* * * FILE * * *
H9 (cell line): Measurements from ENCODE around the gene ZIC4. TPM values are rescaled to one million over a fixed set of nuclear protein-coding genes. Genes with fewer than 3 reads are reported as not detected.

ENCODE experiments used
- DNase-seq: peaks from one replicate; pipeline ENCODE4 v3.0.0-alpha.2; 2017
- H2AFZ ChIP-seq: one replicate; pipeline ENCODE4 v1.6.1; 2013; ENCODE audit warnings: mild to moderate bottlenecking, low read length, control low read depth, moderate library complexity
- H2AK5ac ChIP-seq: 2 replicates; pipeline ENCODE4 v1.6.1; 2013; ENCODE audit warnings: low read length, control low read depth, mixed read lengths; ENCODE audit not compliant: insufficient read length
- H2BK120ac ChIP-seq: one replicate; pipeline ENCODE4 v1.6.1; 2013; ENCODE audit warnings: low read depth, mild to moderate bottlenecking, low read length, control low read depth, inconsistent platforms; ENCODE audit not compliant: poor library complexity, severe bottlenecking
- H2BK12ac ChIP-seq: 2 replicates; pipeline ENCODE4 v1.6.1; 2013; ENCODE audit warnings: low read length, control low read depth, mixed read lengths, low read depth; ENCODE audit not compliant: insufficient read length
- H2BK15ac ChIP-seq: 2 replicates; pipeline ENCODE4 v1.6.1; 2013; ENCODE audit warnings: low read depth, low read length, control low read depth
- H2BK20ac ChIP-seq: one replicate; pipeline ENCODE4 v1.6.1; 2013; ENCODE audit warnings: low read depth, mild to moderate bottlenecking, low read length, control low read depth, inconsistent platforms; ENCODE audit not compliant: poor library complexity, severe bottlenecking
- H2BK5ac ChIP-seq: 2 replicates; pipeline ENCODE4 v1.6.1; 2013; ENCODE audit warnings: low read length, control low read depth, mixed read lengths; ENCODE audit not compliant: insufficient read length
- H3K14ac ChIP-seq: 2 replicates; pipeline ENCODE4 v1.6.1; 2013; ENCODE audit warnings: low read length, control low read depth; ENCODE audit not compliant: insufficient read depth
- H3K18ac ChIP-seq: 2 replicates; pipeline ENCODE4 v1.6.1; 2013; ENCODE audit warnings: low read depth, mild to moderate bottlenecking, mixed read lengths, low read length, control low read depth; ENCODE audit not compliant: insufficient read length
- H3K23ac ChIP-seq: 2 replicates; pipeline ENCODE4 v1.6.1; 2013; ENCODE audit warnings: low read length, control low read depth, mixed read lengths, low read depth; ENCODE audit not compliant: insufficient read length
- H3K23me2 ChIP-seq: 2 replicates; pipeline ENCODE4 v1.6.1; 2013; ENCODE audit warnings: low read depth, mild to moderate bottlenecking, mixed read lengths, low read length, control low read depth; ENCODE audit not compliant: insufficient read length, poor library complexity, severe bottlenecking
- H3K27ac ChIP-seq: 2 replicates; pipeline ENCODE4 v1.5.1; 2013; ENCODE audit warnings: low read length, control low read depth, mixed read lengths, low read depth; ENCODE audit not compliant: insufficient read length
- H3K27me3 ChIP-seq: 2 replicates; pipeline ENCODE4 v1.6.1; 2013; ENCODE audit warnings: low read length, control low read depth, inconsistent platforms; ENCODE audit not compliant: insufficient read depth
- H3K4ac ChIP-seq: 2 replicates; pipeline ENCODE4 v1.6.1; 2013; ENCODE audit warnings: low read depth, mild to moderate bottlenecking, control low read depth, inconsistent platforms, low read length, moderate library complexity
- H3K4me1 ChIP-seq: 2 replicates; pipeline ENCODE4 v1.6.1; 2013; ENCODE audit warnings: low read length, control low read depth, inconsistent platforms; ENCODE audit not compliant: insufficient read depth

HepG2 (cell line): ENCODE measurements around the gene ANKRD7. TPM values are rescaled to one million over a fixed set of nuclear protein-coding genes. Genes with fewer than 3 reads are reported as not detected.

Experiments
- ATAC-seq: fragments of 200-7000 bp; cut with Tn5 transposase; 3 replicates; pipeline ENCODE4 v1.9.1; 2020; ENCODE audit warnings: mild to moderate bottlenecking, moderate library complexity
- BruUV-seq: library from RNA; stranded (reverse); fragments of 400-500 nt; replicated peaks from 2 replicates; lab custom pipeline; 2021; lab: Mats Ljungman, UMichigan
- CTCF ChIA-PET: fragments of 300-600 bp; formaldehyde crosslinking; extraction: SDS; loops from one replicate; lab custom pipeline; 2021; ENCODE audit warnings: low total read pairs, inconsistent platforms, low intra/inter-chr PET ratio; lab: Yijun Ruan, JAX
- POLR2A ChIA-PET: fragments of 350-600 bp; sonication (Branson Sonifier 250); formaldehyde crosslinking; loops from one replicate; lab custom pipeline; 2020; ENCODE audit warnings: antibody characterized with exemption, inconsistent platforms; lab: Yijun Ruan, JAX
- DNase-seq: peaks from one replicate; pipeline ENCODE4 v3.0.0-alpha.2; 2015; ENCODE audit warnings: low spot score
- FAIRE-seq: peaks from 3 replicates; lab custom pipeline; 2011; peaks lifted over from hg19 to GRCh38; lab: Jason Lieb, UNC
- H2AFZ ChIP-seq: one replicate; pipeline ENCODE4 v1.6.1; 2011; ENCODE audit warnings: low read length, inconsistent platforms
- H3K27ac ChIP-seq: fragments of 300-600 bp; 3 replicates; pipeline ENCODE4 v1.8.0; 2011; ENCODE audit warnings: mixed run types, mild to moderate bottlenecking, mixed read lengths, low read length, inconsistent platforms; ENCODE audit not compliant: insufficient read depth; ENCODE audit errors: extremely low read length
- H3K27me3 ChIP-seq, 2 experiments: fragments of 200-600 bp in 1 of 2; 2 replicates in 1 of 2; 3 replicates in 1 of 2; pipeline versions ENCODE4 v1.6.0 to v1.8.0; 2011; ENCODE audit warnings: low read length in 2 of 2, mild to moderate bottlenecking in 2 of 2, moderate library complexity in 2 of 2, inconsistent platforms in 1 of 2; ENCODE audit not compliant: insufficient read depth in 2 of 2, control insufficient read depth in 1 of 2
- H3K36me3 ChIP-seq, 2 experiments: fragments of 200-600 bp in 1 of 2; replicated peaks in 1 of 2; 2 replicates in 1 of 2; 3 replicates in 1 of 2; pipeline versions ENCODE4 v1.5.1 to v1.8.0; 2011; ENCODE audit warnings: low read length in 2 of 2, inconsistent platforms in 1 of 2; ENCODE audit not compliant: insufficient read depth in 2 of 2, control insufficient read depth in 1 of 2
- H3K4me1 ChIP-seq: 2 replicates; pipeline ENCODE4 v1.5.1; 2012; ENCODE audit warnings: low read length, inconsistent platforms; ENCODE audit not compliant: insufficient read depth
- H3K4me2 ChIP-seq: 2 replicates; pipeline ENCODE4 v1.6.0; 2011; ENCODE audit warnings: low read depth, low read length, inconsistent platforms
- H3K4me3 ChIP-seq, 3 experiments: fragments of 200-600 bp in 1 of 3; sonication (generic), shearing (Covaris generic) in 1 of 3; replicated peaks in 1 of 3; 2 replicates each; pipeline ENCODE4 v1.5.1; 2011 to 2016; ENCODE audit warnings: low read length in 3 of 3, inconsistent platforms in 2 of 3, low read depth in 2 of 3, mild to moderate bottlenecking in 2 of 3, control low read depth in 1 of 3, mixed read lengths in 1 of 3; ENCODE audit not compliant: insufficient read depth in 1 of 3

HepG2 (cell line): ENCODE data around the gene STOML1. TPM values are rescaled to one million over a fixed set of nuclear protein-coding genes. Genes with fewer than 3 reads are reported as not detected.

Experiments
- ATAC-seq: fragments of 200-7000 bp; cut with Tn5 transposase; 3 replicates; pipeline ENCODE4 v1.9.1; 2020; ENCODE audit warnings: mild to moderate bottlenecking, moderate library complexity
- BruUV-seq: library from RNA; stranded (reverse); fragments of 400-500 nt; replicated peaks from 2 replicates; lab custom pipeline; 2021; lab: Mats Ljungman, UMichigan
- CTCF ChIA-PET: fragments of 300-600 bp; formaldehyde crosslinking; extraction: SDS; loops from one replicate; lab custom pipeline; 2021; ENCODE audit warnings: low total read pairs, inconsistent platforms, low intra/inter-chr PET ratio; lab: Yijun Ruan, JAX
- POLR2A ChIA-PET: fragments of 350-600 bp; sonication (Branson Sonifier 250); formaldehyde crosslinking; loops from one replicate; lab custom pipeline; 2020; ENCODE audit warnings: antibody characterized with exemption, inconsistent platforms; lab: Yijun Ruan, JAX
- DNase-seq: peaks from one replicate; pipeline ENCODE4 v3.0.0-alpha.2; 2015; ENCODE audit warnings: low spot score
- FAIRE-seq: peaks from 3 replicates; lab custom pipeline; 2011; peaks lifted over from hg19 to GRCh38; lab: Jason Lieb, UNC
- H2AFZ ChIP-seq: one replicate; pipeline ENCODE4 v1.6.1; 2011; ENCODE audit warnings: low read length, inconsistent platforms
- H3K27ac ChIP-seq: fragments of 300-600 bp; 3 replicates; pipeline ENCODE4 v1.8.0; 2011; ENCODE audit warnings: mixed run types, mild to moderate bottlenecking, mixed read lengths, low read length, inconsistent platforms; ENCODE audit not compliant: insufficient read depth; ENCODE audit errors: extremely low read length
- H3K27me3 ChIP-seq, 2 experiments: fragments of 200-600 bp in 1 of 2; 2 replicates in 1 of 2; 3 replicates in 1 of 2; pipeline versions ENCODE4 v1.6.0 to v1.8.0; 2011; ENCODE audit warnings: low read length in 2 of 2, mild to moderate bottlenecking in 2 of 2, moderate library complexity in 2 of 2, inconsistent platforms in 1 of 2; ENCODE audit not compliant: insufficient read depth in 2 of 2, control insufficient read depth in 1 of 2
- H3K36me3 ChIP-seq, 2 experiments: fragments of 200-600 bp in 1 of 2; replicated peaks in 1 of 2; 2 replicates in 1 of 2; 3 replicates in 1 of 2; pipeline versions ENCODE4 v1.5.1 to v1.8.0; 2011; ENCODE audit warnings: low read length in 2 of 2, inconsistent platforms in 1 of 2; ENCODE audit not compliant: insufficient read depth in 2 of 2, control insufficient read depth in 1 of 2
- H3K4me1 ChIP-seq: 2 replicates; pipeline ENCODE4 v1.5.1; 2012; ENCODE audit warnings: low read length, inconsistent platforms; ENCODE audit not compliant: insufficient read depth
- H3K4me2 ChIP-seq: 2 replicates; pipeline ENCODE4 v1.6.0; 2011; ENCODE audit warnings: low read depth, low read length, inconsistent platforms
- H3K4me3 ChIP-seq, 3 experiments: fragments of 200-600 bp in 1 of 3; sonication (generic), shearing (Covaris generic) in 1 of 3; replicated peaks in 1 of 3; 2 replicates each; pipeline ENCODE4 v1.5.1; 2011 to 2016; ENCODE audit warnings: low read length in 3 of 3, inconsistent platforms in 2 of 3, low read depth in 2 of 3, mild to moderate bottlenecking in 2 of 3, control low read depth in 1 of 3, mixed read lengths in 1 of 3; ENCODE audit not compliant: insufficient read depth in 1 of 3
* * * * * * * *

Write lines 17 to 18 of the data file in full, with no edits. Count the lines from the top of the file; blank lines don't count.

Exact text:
- H3K4ac ChIP-seq: 2 replicates; pipeline ENCODE4 v1.6.1; 2013; ENCODE audit warnings: low read depth, mild to moderate bottlenecking, control low read depth, inconsistent platforms, low read length, moderate library complexity
- H3K4me1 ChIP-seq: 2 replicates; pipeline ENCODE4 v1.6.1; 2013; ENCODE audit warnings: low read length, control low read depth, inconsistent platforms; ENCODE audit not compliant: insufficient read depth